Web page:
THE Saudi Arabian crown prince has been accused of sending a hit squad to Canada to kill a former top-ranking Saudi intelligence official days after the murder of journalist Jamal Khashoggi.
In a 107-page lawsuit filed in a Washington DC federal court against Bin Salman and 24 others, Saad al-Jabri claimed Crown Prince Mohammed Bin Salman “dispatched a hit squad” to Canada in October 2018.
Saudi Arabian Crown Prince Mohammed Bin Salman has been accused of attempting to murder a former top intelligence official for his rival[/caption]
Saad al-Jabri, who worked for Salman’s predecessor, filed a lawsuit on Thursday claiming Bin Salman put a hit on him[/caption]
“(A) team of Saudi nationals traveled across the Atlantic Ocean from Saudi Arabia … with the intention of killing Dr. Saad,” said the lawsuit, which seeks punitive damages in an amount to be determined at trial.
Two of al-Jabri’s adult children are under Saudi detention in an attempt to lure him back from exile in Canada, where he has lived with some of his family members for the last three years.
One of his sons, Khalid Aljabri told The Globe and Mail that two of his siblings were seized in Saudi Arabia this spring and have not been heard from since.
The family worries Bin Salman is holding them as “bargaining chips” to force al-Jabri’s return.
Al-Jabri filed the lawsuit on Thursday with a federal court in Washington DC[/caption]
Al-Jabri was a long-time aide to Saudi Arabian Prince Mohammed bin Nayef, who was ousted as heir to the throne in a 2017 palace coup by Bin Salman.
The 61-year-old has access to documents containing sensitive information , including the foreign bank accounts and financial assets of the Saudi royal family, Canadian sources told The Globe and Mail on Thursday.
People with knowledge of the situation told Reuters earlier this year the crown prince fears al-Jabri’s access classified info could be compromising.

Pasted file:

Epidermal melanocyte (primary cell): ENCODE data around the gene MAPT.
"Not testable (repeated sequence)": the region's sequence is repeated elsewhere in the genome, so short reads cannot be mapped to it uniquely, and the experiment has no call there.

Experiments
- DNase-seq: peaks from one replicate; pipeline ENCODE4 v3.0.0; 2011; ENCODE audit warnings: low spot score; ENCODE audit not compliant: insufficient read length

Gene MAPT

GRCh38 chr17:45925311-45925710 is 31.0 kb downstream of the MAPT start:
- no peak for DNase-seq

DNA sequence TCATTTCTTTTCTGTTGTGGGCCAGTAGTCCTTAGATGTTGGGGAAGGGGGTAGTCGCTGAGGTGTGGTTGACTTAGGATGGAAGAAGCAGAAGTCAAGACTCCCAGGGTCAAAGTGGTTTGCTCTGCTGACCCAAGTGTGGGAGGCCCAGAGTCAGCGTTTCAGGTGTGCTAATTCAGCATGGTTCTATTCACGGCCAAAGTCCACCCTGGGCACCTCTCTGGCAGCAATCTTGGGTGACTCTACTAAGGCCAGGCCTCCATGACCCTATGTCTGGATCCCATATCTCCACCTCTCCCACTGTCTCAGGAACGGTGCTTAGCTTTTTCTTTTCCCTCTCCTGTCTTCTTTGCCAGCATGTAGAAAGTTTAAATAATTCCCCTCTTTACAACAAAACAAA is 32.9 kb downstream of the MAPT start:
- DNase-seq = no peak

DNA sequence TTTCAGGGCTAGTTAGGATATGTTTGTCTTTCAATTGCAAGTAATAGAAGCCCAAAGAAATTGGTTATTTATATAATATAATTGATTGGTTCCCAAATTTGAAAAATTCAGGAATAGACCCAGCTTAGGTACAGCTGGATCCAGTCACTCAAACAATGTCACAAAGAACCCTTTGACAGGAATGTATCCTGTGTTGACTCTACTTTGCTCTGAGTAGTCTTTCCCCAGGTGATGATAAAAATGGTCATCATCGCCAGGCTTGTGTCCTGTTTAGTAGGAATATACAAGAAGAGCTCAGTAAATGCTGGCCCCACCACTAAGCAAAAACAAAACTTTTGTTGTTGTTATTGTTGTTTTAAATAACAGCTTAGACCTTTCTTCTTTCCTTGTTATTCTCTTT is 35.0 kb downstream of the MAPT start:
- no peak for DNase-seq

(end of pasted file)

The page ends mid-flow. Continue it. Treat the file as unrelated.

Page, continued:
The attempted hit allegedly took place days after the murder of Saudi journalist Jamal Khashoggi[/caption]
Who was Jamal Khashoggi?
Khashoggi was allegedly tortured and dismembered at the Saudia Arabia consulate in Turkey in Octgober 2018
- Jamal Ahmad Khashoggi was a columnist for the Washington Post
- He was best known for his interviews with Osama bin Laden, the mastermind behind the September 11 attacks, during the late 1980s and early 1990s
- The journalist was last seen walking into the Saudi consulate in Istanbul on October 2, 2018 to obtain marriage papers to wed his fiancée
- Saudi Arabia’s attorney general later said the killing was premeditated, and the Saudi Public Prosecutor’s office revealed Khashoggi was sedated before being dismembered
- Five people were sentenced to death for Khashoggi’s murder in December 2019
A member of Bin Salman’s alleged hit squad was someone who knew how to clean up crime scenes, the lawsuit says[/caption]
The alleged “hit squad” was comprised of members of the Tiger Squad, a group close to Bin Salam, and they carried two bags of forensic tools.
One member was someone who knew how to clean up crime scenes, the lawsuit says.
Al-Jabri is accusing the crown prince of attempted extrajudicial killing in violation of the US Torture Victim Protection Act and in breach of international law.
Neither the Saudi government media office nor the Saudi embassy in Ottawa immediately responded to a request for comment from The Sun.
The attempted hit allegedly happened less than two weeks after Saudi agents murdered journalist Jamal Khashoggi in the kingdom’s Istanbul consulate.
Turkish sources told Reuters a bone saw was used to dismember Khashoggi, who was a columnist for the Washington Post.
Khashoggi was last seen entering the Saudi Arabia consulate in Istanbul, Turkey on October 2, 2018, moments before he was ‘tortured and dismembered’[/caption]
He visited the embassy to obtain marriage papers that would have allowed him to marry his fiancée Hatice Cengiz (pictured)[/caption]
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Chilling CCTV footage from October 2018 showed the reporter entering the Saudi consulate in Istanbul moments before police say he was “tortured and cut to pieces.”
Saudi Arabia staunchly denied the accusations of a connection to Khashoggi’s murder and at the time insisted it was “working to search for him.”
The CIA later concluded that the crown prince personally ordered his killing, but President Donald Trump refused to implicate Saudi Arabia – a US ally – in Khashoggi’s murder.
The CIA later concluded that the crown prince personally ordered Khashoggi’s murder[/caption]